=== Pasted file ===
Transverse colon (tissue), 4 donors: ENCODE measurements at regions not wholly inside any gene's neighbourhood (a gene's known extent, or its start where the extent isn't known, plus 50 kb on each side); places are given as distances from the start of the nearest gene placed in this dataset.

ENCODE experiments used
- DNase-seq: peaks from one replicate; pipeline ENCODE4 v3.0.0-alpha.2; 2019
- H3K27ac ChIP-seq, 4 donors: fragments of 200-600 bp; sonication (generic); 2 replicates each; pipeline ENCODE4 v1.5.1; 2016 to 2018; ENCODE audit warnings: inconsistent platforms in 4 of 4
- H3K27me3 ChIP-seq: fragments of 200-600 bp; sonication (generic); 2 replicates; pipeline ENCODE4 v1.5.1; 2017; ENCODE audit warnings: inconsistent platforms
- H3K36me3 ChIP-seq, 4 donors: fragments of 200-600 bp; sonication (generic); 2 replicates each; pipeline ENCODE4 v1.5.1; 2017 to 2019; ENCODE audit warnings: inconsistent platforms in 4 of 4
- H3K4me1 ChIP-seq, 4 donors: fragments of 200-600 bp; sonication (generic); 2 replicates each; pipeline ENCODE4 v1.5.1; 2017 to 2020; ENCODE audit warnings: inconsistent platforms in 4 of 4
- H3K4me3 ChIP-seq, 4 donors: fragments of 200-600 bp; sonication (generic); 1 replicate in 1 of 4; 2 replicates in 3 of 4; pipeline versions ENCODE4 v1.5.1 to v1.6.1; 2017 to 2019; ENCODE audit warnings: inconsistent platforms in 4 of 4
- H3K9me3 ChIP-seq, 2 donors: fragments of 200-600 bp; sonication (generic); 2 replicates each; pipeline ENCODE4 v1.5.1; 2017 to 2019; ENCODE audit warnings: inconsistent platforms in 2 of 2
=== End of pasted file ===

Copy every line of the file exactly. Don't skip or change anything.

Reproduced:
Transverse colon (tissue), 4 donors: ENCODE measurements at regions not wholly inside any gene's neighbourhood (a gene's known extent, or its start where the extent isn't known, plus 50 kb on each side); places are given as distances from the start of the nearest gene placed in this dataset.

ENCODE experiments used
- DNase-seq: peaks from one replicate; pipeline ENCODE4 v3.0.0-alpha.2; 2019
- H3K27ac ChIP-seq, 4 donors: fragments of 200-600 bp; sonication (generic); 2 replicates each; pipeline ENCODE4 v1.5.1; 2016 to 2018; ENCODE audit warnings: inconsistent platforms in 4 of 4
- H3K27me3 ChIP-seq: fragments of 200-600 bp; sonication (generic); 2 replicates; pipeline ENCODE4 v1.5.1; 2017; ENCODE audit warnings: inconsistent platforms
- H3K36me3 ChIP-seq, 4 donors: fragments of 200-600 bp; sonication (generic); 2 replicates each; pipeline ENCODE4 v1.5.1; 2017 to 2019; ENCODE audit warnings: inconsistent platforms in 4 of 4
- H3K4me1 ChIP-seq, 4 donors: fragments of 200-600 bp; sonication (generic); 2 replicates each; pipeline ENCODE4 v1.5.1; 2017 to 2020; ENCODE audit warnings: inconsistent platforms in 4 of 4
- H3K4me3 ChIP-seq, 4 donors: fragments of 200-600 bp; sonication (generic); 1 replicate in 1 of 4; 2 replicates in 3 of 4; pipeline versions ENCODE4 v1.5.1 to v1.6.1; 2017 to 2019; ENCODE audit warnings: inconsistent platforms in 4 of 4
- H3K9me3 ChIP-seq, 2 donors: fragments of 200-600 bp; sonication (generic); 2 replicates each; pipeline ENCODE4 v1.5.1; 2017 to 2019; ENCODE audit warnings: inconsistent platforms in 2 of 2